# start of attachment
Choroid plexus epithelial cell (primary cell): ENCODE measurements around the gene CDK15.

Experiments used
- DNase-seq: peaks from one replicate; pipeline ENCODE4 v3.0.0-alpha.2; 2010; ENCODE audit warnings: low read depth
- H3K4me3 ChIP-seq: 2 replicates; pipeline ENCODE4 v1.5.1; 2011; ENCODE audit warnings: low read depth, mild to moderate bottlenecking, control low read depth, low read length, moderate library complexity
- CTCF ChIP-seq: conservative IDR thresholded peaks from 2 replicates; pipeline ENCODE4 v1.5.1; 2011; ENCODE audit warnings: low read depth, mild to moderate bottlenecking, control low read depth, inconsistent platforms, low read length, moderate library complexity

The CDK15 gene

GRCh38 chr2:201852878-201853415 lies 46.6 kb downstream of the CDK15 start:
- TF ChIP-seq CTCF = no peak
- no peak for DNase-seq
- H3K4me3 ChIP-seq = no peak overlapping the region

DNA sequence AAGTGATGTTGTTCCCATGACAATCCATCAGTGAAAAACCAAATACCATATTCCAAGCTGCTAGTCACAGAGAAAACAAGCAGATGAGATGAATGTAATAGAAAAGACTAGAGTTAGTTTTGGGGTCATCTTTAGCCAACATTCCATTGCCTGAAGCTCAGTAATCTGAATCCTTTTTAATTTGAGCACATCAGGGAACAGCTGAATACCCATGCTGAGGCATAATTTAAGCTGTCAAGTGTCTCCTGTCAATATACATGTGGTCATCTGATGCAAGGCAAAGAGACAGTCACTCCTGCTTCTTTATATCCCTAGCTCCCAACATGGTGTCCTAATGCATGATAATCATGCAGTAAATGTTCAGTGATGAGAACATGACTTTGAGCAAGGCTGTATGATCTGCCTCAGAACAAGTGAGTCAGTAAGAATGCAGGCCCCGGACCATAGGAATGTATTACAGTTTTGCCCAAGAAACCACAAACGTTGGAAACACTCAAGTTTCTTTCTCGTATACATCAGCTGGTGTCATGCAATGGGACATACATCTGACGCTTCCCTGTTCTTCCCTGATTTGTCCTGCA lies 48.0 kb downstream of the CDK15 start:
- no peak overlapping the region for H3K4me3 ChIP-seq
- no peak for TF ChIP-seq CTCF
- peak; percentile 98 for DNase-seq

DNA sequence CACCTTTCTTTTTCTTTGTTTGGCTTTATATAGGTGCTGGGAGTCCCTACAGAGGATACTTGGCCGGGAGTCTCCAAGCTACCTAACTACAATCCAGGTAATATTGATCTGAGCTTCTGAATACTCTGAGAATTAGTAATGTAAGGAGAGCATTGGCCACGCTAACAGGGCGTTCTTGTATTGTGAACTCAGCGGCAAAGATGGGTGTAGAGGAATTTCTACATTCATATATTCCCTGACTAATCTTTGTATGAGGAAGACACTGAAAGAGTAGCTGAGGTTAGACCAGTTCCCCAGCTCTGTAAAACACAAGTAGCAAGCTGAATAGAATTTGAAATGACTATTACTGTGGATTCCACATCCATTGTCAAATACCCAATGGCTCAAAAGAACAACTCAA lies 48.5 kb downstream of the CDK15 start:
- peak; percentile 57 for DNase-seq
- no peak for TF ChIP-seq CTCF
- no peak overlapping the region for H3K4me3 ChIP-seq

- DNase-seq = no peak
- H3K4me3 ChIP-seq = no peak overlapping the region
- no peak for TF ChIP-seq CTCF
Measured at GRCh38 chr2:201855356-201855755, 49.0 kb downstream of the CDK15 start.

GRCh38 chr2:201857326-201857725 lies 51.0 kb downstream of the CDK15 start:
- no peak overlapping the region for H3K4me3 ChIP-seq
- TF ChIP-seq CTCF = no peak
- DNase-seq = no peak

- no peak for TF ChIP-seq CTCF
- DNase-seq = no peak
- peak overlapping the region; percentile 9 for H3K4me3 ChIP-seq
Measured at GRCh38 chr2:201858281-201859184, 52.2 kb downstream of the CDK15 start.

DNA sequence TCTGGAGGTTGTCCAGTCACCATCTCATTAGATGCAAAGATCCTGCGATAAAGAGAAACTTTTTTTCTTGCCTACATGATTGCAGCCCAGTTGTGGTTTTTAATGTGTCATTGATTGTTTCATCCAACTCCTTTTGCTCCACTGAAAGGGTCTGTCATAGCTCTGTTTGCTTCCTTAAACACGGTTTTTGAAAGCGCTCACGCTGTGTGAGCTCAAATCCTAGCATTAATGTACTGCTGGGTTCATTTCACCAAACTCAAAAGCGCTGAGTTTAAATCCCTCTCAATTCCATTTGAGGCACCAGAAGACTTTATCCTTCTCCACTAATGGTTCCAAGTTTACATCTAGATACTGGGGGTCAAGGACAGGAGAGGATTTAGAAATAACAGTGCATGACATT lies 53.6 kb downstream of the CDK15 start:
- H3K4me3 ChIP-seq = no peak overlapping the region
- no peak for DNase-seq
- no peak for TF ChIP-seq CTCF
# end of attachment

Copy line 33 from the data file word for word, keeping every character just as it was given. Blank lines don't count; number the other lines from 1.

- no peak for DNase-seq